A few years ago a picked up the short story collection A Collapse of Horses by Brian Evenson because I’d heard a lot of good things about Evenson and I’d never read anything by him before. I really enjoyed the stories in the collection but never moved on to read any of his other work. About a year later I saw Last Days at a bookstore and I remembered how much I liked that first collection so I got it and read it in about two days. I was hooked and grabbed a few more of his novels. They were good, but with the exception of Last Days, nothing was as good to me as his short stories. When I found out he had a new collection coming out this year, I pre-ordered it and couldn’t wait to dive into it.
Song for the Unraveling of the World picks up right where Evenson left off in his last collection. The stories are short but intense. And his minimalistic writing style makes the reader hang on every single word because there is meaning and purpose behind each of them. Skipping even a single word would make you miss out on too much of the story, so you don’t. You read the story and you feel more and more uncomfortable as you try to figure out what is happening . There are some lighthearted moments sprinkled in the stories here and there, but they are all dark. For the most part all the stories fall in the horror, science fiction or fantasy realm, but Evenson also dabbles in crime here and there.
Evenson’s writing reminds me a lot of Poe and as someone who has read most Poe stories multiple times, I knew I wasn’t going to be able to stop when I finished Song for the Unraveling of the World. So I went ahead and ordered two more, Fugue State and Windeye. I read Fugue State with the same reckless abandon as I did Song for the Unraveling of the World. It’s also filled with the same minimalistic style of story that leaves you on the edge of your seat the entire time. By the end I needed to take a break and give my mind something a little lighter to digest but I honestly can’t wait to crack open Windeye and then move my way through the rest of Evenson’s bibliography.
I’m not going to discuss every story in both of these collections but just know that they are all very very good and it would be well worth for you to read them in order if you pick up one or both of these collections.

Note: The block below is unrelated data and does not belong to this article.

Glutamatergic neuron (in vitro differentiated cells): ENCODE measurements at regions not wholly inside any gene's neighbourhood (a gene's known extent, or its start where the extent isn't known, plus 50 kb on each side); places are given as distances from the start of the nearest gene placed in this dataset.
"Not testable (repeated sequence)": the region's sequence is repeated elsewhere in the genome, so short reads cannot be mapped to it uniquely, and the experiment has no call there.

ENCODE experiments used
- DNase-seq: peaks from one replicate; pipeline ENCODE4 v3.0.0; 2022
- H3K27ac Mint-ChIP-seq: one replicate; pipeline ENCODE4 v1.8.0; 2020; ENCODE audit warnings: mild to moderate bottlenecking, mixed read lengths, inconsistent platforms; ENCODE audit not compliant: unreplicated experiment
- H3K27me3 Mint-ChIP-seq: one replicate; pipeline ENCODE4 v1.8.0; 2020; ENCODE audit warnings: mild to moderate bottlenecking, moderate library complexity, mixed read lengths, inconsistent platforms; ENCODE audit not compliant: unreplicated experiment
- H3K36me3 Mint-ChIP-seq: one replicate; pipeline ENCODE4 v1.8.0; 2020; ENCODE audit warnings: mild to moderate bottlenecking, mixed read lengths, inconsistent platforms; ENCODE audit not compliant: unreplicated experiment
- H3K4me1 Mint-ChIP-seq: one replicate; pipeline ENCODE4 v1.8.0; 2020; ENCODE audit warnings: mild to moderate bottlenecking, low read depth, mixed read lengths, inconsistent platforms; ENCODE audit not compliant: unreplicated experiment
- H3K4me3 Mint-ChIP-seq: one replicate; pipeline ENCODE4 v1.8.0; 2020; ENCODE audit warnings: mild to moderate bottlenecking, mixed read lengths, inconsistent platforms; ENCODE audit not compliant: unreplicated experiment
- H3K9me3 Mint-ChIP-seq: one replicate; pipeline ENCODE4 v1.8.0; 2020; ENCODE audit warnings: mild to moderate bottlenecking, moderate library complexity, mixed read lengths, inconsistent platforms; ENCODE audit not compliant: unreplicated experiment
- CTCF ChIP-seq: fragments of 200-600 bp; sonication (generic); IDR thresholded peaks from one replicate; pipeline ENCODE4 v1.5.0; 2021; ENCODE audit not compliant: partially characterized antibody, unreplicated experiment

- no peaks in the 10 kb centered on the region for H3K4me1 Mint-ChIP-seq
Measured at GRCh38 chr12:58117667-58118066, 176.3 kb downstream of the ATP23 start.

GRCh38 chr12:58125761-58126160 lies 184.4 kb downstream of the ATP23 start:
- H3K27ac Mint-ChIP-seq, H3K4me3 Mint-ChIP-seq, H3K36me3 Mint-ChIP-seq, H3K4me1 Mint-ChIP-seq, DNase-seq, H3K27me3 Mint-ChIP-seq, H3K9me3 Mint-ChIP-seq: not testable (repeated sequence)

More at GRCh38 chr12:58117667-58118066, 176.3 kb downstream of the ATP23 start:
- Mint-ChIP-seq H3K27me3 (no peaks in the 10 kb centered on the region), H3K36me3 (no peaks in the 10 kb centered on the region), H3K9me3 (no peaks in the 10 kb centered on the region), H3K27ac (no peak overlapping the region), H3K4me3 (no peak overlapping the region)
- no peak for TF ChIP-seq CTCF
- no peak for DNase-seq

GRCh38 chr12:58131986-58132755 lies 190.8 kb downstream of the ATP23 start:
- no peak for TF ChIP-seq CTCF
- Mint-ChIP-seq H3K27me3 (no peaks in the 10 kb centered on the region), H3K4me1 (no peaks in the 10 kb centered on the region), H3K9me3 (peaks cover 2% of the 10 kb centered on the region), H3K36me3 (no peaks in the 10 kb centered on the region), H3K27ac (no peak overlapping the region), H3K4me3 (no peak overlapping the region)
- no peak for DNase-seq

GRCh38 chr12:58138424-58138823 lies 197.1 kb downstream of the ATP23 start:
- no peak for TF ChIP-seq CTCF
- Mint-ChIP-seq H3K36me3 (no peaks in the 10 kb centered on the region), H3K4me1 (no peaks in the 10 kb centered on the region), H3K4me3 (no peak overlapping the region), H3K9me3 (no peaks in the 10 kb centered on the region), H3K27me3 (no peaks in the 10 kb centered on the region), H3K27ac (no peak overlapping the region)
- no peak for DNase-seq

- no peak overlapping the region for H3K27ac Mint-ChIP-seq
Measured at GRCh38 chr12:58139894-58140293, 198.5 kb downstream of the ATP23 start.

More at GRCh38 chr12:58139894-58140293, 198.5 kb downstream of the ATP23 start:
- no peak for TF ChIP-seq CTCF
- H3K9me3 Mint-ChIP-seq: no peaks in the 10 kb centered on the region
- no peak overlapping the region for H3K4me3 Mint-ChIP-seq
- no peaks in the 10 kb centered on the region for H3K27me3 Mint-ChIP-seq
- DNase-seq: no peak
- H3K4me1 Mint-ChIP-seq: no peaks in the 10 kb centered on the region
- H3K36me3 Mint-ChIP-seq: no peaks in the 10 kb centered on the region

In Song for the Unraveling of the World, my favorites were:
The story for which the book was titled Song for the Unraveling of the World is my favorite in the book. This story starts off with a man who has lost his daughter and begins looking for her. However as more is revealed the story takes a much darker turn and what the reader believed at the beginning is not necessarily true. This story, more than any other in either of these collections is a masterclass in how to write a short story.
After the serious tone of the first part of the book, Evenson shifts gears with Sisters and gives a lighthearted, but still horrific, twist on the traditional ghost story. This is a much needed break after the heaviness of the early stories.
Finally, Room Tone is a short but intense story about a filmmaker trying to get the perfect shot and sound in the room of a house that has been sold since he originally shot his scene there. This one, like many others in the collection, takes a dark turn very quickly and sticks with you long after you’ve finished reading it.
Fugue State is noticeably shorter and has three less stories, but has great stories as well. Like Song for the Unraveling of the World, Evenson can get heavy at time and then is able to break it up with more lighthearted stories.
My favorite of this collection was Girls in Tents about a pair of sisters who love to make tents to hide and play inside at their mother’s house. The story takes place over a long period of time while the girls are still children and we see the father become more and more absent in the girls lives. It is a great story and a clever way to show how the girls see both of their parents.
Invisible Box, it’s about sex with a mime. You don’t need to know anything else.
Finally Mudder Tongue is about a man who is slowly losing his ability to speak coherently. He can think clearly and knows what words he wants to say, but when he opens his mouth to speak, different words come out. This story mixes lightheartedness and the fear of what it would be like to lose the ability to communicate splendidly.
I could write so much more on Evenson and his works and there is more coming when I give you a review of Windeye but for now my thoughts are for Fugue State a strong 4/5 and for Song for the Unraveling of the World a strong 5/5 and the best story collection I’ve read all year.
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